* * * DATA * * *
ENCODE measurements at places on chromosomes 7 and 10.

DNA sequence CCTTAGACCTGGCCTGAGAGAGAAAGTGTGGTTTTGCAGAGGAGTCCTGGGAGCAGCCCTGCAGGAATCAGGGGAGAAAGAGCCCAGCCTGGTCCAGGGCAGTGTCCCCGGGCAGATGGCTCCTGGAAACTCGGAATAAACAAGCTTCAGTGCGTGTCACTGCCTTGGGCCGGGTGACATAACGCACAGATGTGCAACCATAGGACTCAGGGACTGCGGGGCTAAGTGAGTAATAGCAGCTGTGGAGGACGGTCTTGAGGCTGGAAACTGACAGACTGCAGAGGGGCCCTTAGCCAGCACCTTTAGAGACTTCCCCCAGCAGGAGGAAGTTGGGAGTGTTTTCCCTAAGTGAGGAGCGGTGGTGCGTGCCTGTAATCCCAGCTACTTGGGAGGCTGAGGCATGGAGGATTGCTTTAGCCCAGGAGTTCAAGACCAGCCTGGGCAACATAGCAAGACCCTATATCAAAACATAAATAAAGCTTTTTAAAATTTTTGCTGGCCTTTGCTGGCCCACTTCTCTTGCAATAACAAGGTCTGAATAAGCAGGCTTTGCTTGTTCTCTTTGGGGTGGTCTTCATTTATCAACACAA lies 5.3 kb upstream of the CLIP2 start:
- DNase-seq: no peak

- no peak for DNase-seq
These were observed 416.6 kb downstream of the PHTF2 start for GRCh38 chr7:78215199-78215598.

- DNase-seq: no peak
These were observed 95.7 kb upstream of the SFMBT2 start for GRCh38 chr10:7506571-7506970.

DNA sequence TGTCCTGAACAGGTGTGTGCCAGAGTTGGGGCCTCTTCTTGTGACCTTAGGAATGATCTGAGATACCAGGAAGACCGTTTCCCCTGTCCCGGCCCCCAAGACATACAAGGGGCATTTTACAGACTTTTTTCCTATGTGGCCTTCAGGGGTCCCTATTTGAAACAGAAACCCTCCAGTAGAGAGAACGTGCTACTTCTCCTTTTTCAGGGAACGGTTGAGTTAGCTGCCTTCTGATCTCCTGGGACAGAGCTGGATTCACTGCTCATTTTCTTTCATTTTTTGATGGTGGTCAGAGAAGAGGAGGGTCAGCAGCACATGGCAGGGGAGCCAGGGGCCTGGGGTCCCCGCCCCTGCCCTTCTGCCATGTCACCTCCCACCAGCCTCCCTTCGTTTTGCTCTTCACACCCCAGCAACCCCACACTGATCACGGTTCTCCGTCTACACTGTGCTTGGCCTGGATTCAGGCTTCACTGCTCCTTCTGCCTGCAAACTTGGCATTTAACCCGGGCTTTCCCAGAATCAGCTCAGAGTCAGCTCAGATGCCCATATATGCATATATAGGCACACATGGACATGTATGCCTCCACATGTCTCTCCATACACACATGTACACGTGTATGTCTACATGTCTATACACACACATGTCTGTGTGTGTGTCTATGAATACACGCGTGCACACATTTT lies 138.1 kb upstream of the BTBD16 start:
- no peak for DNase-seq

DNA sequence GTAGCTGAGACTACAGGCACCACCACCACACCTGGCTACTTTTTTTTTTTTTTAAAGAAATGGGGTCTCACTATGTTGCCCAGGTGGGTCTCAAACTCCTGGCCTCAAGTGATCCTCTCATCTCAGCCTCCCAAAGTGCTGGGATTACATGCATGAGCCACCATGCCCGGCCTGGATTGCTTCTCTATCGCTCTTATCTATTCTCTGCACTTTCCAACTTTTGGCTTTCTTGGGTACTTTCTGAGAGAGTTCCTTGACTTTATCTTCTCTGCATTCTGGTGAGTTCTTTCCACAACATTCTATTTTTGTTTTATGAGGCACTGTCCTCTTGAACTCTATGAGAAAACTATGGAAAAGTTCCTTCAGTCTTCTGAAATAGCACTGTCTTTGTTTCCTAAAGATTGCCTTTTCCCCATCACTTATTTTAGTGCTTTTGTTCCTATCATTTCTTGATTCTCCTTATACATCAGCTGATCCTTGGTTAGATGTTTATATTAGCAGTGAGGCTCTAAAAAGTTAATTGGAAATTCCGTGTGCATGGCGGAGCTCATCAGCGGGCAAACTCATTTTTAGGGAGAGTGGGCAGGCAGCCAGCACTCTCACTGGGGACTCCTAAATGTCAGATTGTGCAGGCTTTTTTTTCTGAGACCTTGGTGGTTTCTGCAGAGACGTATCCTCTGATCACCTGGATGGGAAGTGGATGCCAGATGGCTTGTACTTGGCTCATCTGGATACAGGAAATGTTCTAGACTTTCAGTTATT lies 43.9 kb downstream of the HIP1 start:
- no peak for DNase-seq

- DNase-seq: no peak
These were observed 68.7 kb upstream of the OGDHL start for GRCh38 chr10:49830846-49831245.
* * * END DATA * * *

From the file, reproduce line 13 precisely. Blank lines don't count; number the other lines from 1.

These were observed 68.7 kb upstream of the OGDHL start for GRCh38 chr10:49830846-49831245.